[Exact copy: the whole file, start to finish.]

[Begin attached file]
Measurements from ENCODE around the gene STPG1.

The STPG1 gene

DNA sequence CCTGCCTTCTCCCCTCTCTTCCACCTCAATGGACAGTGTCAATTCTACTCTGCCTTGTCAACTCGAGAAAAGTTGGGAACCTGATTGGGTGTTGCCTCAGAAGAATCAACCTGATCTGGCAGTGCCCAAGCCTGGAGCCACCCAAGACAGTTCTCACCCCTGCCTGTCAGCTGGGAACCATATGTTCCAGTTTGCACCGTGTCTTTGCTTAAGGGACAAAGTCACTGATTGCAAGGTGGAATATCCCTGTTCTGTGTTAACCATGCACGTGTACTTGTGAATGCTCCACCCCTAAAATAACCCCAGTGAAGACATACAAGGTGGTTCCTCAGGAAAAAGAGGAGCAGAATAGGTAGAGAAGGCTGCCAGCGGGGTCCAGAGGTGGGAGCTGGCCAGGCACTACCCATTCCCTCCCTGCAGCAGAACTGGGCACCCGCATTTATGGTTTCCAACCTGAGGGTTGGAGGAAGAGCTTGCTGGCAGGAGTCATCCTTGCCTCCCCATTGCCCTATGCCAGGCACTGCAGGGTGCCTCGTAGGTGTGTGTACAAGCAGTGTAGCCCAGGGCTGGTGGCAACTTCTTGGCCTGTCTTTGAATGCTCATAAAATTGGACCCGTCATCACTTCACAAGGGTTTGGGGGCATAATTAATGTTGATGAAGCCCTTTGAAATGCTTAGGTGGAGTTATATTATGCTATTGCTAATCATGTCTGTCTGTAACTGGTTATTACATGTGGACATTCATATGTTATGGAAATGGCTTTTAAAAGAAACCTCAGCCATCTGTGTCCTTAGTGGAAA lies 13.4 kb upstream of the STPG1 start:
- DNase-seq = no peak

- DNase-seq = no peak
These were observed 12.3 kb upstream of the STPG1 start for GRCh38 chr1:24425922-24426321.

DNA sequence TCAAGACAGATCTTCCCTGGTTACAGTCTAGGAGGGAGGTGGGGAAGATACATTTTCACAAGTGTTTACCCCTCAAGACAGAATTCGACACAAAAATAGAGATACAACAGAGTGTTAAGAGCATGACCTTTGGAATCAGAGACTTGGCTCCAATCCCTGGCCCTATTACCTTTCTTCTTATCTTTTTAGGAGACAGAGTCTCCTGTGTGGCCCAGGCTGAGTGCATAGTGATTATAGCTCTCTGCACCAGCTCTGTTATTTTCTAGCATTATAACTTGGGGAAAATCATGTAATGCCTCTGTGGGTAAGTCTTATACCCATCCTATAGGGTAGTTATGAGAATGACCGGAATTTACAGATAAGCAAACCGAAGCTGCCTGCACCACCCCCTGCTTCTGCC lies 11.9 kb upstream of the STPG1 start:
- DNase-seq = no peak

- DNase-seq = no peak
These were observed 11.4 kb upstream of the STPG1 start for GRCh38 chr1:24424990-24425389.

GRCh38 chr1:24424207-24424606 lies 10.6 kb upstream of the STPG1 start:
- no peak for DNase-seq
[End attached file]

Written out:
Measurements from ENCODE around the gene STPG1.

The STPG1 gene

DNA sequence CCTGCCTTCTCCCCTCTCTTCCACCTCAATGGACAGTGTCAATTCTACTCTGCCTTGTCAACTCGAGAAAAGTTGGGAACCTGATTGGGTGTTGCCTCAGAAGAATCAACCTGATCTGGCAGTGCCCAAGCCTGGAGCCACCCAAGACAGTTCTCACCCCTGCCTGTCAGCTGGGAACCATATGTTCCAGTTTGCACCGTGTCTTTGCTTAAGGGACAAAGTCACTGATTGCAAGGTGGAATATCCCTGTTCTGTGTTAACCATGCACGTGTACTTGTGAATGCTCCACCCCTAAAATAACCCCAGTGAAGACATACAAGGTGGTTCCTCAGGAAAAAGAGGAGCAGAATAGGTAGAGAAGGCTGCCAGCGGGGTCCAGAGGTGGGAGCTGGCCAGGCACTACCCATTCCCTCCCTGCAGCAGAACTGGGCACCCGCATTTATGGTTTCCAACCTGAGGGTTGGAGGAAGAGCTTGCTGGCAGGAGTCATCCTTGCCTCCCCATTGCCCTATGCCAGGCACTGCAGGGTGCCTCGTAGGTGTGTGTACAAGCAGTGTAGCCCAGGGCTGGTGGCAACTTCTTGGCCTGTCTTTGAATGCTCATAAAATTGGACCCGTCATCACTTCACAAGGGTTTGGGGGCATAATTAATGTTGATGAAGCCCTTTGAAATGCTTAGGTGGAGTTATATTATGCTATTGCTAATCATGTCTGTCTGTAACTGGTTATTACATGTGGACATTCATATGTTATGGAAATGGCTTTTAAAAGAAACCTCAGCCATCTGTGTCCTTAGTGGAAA lies 13.4 kb upstream of the STPG1 start:
- DNase-seq = no peak

- DNase-seq = no peak
These were observed 12.3 kb upstream of the STPG1 start for GRCh38 chr1:24425922-24426321.

DNA sequence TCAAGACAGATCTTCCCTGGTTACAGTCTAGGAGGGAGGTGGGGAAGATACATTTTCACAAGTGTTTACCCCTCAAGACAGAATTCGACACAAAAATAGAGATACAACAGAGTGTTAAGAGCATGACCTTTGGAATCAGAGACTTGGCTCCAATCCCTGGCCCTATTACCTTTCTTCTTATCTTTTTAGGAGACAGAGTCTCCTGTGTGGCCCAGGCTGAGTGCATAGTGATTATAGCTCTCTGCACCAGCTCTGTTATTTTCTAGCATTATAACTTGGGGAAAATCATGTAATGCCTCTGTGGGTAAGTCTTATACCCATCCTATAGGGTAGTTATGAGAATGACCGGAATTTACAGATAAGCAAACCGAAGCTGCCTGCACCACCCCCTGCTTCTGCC lies 11.9 kb upstream of the STPG1 start:
- DNase-seq = no peak

- DNase-seq = no peak
These were observed 11.4 kb upstream of the STPG1 start for GRCh38 chr1:24424990-24425389.

GRCh38 chr1:24424207-24424606 lies 10.6 kb upstream of the STPG1 start:
- no peak for DNase-seq